# The Long Bet: Will a computer pass the Turing Test by 2029?

## Recommended Posts

I thought this was interesting: crazy Singularity futurist Ray Kurzweil has accepted a bet from some angel investor I've never heard of:

http://www.longbets.org/1

The bet is simple: will a computer pass the Turing Test by 2029?

What do you think? I think it's entirely possible, but when you start talking about near-term hard dates like 20 years in the future it seems like little more than a guess.

If they changed the betting window 50 years (i.e. 2059), then my answer would be a definitive yes.

Note that this is more than just a friendly wager. If the angel investor wins, Kurzweil will donate $20,000 to the Electronic Frontier Foundation. If Kurzweil wins, then$20,000 goes to the Kurzweil Foundation.

I certainly wouldn't be willing to put money on a bet like this.

##### Share on other sites

I think there may is a slight chance that they will have figured out how to create A.I. to pass the turning test, it would be the hardware aspect will probably not be sophisticated enough to carry it out.

2050 seems more reasonanble.

##### Share on other sites

Well, the Blue Brain project recently completed its first phase where they used a Blue Gene supercomputer cluster to simulate an entire neocortical column in real time, with results matching those of actual observations.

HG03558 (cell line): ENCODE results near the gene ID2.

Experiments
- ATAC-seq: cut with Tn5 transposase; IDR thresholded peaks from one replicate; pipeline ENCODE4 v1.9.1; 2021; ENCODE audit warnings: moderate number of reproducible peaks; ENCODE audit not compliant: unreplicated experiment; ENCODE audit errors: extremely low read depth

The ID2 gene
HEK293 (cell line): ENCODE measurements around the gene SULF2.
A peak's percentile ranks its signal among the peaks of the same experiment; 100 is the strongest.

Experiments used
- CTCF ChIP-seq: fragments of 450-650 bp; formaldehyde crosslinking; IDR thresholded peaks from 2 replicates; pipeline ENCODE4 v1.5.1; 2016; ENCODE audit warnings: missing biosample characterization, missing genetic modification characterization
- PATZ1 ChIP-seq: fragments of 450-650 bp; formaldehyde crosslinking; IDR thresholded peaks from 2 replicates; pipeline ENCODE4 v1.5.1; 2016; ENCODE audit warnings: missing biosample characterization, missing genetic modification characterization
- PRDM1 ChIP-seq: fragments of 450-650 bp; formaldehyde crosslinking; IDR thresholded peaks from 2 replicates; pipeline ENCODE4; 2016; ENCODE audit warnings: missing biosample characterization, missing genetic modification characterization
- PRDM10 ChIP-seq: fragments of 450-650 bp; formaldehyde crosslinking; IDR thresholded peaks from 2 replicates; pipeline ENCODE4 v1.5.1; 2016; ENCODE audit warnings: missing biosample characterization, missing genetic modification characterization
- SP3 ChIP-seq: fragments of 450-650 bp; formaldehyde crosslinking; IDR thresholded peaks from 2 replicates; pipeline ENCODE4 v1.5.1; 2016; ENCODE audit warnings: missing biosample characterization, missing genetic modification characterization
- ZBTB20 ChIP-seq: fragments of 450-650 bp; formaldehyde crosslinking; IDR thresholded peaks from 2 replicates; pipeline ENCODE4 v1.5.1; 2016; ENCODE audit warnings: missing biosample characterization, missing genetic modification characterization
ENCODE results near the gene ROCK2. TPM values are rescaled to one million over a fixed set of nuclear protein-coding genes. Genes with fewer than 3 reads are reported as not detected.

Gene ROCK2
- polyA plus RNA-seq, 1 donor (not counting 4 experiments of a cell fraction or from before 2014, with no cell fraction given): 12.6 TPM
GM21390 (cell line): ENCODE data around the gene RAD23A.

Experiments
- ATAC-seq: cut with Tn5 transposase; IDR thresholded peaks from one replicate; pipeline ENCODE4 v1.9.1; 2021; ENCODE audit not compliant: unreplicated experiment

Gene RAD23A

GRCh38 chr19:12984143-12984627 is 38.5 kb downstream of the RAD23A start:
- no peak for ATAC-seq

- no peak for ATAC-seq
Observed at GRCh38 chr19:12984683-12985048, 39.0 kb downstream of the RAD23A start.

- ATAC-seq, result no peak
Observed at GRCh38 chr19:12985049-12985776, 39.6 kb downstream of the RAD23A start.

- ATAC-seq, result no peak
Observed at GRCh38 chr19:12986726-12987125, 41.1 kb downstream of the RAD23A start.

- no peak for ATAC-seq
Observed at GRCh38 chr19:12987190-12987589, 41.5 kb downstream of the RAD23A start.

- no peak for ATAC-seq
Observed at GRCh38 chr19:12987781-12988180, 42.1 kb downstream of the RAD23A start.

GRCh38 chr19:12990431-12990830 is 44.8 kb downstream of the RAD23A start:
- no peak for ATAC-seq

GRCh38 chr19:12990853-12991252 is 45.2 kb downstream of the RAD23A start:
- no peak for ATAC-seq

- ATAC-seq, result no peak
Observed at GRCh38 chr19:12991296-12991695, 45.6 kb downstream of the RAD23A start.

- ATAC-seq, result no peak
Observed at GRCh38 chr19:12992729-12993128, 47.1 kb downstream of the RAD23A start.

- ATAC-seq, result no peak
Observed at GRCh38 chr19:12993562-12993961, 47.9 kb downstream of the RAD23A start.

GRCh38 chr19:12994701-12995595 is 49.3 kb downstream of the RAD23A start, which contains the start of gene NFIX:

If quantum computers with capabilities along these lines are developed soon enough (as this sort of parallel processing is presumably what they're theretically best at), then as the model already exists, by scaling up the project (with multiple NCCs) we might see progress rather quickly, given perhaps some sort of business angel like Paul Allen to bankroll the research.

But by 2029? I think that if they have a coherent model of any sort by then, then tied with existing AI software it might be intelligent enough to persuade most humans, but still be recognisable, so I think maybe one more decade beyond that would be needed to be sure. (20 years isn't very long from now!)

I'll say though, that while I'm actually trying to get into quantum computing for explicitly this purpose (creating strong AI), it sure isn't for the trans-human, futurist slant of exponentially increasing intelligence to the point of obsolescing the human race that Mr. Kurzweil seems to promote.

##### Share on other sites

Has anyone checked that people can reliably pass the Turing test?

##### Share on other sites

i know there are many that cannot pass the turing test. some of them have even appearedon this forum. most go to 4 chan though.

Note: do not go to 4chan, its full of the not so nice to the downright depraved.

##### Share on other sites

4chan is not that bad. At least not once you get to actually know the people there, even in /b/

##### Share on other sites

How do you "get to know" them when they're anonymous?

##### Share on other sites